The Clarion Next GATE lets you control your iPhone from your car dashboard

If you are tired of fumbling around the car for your lost iPhone, look no further than the Next GATE by Clarion. Released earlier this month, the on-dashboard Smartphone Controller is a way to ‘revolutionize the way people communicate and access information in their vehicle,’ all while maintaining driver focus. It provides hands-free control of assorted apps in a simple user interface and optimizes the iPhone’s functionality…


With a large, seven-inch 800×400 TFT display, the Next GATE offers a lot of visual real-estate. Mounting to a dashboard or windshield, it looks like a stand alone navigational unit but is much more versatile than a GPS. Drawing its brainpower from your iPhone, Next GATE connects via Bluetooth, rendering a physical hardware install for your vehicle unnecessary; consequently, the unit is compatible with all makes/models and standard radios.

Next GATE draws power from the vehicle’s cigarette outlets and even comes with a 5 foot dock connector for the iPhone 4/4S (iOS 4.3+). For modern cars, a 3.5mm AUX-out provides a hardwire audio connection, but the unit uses a small speaker if necessary.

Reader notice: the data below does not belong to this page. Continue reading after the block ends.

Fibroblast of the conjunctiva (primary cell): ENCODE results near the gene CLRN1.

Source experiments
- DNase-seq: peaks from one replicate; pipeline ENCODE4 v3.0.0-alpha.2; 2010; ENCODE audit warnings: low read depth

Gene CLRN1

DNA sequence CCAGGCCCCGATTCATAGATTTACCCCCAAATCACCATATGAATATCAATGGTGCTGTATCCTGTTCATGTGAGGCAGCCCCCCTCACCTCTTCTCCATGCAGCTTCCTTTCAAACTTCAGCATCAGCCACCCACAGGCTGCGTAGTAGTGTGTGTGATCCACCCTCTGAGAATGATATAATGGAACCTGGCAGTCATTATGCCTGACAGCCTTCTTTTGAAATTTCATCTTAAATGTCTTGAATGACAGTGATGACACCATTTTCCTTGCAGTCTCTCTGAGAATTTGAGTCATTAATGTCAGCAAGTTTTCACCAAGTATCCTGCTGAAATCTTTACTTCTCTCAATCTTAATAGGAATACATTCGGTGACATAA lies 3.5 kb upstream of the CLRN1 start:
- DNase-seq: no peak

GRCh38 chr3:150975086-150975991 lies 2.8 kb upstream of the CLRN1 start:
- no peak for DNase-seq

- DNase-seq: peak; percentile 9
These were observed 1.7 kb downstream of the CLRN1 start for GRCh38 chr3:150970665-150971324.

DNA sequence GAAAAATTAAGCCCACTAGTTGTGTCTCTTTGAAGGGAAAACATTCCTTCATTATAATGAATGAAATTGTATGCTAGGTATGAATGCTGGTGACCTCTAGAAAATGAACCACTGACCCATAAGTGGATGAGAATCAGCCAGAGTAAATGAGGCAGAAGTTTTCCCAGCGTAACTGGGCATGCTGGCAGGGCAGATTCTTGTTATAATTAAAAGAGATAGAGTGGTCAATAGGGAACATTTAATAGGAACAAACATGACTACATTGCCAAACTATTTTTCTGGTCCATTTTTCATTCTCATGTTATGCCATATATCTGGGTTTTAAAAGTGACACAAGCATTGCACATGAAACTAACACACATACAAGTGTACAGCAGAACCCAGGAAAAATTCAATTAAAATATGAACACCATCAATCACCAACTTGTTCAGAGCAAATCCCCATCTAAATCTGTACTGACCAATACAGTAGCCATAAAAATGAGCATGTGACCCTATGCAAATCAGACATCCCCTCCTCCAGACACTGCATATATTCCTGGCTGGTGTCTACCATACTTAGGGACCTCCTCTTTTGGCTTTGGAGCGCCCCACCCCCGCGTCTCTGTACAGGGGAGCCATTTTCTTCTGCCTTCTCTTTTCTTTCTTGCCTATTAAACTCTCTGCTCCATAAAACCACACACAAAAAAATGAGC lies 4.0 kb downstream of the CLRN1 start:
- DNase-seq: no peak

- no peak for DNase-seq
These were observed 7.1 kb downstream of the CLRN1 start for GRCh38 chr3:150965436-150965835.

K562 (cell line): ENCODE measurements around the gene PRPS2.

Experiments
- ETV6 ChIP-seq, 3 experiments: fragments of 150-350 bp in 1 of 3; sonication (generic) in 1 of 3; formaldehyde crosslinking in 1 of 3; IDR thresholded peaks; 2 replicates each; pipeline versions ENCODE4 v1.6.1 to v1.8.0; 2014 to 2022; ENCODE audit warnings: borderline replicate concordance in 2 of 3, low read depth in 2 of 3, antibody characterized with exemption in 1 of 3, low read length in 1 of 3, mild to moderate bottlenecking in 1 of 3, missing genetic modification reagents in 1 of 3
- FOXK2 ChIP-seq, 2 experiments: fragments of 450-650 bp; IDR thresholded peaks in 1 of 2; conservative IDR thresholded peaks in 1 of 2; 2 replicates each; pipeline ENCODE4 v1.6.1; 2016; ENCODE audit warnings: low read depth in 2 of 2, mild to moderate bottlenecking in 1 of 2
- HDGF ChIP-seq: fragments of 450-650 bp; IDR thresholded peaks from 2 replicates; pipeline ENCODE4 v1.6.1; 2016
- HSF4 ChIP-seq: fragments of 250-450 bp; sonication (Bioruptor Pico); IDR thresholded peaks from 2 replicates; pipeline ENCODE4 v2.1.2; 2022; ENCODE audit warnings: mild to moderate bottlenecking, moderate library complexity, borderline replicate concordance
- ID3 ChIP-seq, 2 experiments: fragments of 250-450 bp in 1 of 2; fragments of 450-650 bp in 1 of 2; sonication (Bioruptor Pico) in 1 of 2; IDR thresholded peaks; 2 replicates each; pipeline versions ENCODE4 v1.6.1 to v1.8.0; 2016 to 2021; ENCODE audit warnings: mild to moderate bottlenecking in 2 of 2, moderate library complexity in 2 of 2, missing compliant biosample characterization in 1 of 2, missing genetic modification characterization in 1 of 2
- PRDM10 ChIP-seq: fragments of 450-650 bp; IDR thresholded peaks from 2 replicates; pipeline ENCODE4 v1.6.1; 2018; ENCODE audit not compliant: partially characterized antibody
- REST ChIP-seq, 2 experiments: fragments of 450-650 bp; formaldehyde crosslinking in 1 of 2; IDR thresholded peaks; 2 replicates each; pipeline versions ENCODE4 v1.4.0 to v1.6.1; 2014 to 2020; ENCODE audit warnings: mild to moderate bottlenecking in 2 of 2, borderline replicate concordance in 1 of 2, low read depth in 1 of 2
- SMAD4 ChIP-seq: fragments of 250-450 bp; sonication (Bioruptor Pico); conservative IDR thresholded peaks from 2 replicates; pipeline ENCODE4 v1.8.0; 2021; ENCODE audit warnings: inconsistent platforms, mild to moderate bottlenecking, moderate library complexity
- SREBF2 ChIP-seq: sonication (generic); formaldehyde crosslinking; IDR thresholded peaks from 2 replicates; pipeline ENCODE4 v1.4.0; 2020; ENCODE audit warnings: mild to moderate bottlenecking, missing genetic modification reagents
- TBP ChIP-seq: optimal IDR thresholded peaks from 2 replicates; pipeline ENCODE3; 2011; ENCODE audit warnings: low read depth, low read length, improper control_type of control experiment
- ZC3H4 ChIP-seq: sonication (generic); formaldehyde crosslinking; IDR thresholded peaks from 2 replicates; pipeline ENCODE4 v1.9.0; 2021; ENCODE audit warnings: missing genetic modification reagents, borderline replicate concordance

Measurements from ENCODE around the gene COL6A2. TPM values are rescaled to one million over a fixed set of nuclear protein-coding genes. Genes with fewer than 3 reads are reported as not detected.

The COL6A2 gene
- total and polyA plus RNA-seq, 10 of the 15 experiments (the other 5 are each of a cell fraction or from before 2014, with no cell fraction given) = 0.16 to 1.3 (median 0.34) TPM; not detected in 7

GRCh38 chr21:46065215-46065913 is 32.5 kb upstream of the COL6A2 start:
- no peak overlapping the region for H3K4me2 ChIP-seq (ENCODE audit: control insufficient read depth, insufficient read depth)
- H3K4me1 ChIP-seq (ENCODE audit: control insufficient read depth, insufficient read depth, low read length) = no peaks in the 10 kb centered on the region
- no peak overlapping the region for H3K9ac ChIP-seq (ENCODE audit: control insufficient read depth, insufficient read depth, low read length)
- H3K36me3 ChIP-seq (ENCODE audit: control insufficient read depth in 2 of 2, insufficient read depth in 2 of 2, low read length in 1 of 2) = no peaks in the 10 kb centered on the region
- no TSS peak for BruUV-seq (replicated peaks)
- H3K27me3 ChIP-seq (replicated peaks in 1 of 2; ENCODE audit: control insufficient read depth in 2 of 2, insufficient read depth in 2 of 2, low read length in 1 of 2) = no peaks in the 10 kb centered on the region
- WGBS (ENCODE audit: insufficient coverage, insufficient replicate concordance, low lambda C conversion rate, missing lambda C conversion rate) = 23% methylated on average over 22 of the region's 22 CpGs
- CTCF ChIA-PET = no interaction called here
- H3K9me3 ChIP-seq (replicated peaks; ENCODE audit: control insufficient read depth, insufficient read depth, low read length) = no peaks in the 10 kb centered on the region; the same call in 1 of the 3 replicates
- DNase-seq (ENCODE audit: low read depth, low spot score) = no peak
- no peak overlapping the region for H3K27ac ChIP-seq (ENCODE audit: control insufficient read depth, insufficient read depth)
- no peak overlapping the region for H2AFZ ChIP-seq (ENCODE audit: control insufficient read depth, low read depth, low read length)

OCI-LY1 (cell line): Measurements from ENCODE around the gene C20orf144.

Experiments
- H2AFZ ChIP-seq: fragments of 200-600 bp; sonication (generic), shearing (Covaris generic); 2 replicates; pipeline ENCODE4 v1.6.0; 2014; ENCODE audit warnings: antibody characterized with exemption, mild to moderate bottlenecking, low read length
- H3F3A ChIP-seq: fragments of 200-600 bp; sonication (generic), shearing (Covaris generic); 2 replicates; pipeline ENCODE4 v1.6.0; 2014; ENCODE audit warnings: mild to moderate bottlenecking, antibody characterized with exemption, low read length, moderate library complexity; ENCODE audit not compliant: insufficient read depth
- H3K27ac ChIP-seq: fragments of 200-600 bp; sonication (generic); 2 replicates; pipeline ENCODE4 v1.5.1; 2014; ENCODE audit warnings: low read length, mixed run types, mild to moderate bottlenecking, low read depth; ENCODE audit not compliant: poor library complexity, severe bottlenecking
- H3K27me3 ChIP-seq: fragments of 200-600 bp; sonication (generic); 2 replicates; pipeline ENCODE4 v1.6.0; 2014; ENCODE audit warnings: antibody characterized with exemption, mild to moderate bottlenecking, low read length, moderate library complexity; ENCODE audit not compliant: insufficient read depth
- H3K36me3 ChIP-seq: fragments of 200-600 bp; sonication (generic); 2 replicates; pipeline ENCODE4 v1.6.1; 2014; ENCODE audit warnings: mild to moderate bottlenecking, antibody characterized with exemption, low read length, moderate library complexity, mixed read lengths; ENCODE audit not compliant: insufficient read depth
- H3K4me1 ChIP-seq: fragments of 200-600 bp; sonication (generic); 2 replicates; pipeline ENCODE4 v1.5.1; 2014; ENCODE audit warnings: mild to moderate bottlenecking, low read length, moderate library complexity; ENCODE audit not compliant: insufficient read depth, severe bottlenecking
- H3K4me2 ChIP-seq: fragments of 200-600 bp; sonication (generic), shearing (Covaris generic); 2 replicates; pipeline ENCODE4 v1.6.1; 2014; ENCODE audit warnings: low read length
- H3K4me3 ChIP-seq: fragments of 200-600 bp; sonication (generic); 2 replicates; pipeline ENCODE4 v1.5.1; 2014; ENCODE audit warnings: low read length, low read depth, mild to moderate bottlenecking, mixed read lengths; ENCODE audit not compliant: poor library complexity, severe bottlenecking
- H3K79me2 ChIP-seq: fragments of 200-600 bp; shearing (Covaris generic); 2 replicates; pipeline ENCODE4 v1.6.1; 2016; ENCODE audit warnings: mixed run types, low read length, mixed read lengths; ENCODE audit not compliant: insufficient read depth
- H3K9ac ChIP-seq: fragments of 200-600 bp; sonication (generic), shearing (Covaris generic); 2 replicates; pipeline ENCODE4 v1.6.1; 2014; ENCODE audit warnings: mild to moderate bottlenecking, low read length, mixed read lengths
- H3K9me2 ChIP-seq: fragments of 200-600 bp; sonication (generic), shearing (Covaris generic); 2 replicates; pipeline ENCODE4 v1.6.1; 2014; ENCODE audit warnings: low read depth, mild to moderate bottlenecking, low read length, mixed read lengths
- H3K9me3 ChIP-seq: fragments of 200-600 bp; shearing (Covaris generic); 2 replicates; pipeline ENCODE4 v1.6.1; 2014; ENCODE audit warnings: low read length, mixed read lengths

At its core, the device provides hands-free calling and texting. Additional applications include music, navigation, news, weather, and communication control, even allowing speech to text functionality for Twitter timelines and ESPN news feeds. To download applications to the iPhone, use the Next GATE Smart Access (free in the App Store) companion app as a portal to the Clarion “info-structure,” which has been designed specifically to work between the two devices.

Some Next GATE apps easily control current iPhone apps, such as the option to manipulate the iPod Music Player app, TuneIn, or Pandora. Other more complex apps must be specifically purchased to operate with the unit. It appears to me some apps will run on the iPhone but are controlled by the Next GATE and, conversely, some apps operate on the Next GATE, but gather information through the iPhone’s data network. Either way, you will want to watch your data plan if you utilize this device on-the-regular.

For a full explanation of functions and features, Clarion outlines the possibilities on their product page.


While we did not have the opportunity to go hands-on with the Clarion Next GATE ($249.00 at Crutchfield), it certainly seems like an excellently connected addition to any stock vehicle. The biggest benefit is the ability to use the product without modifying the existing radio or audio deck. More over, the Next GATE does not require its own subscription services to operate; although a data cell phone plan and additional apps for specific functions are required.

Can you see using an aftermarket connected device for your car? Or is your GPS good enough for now?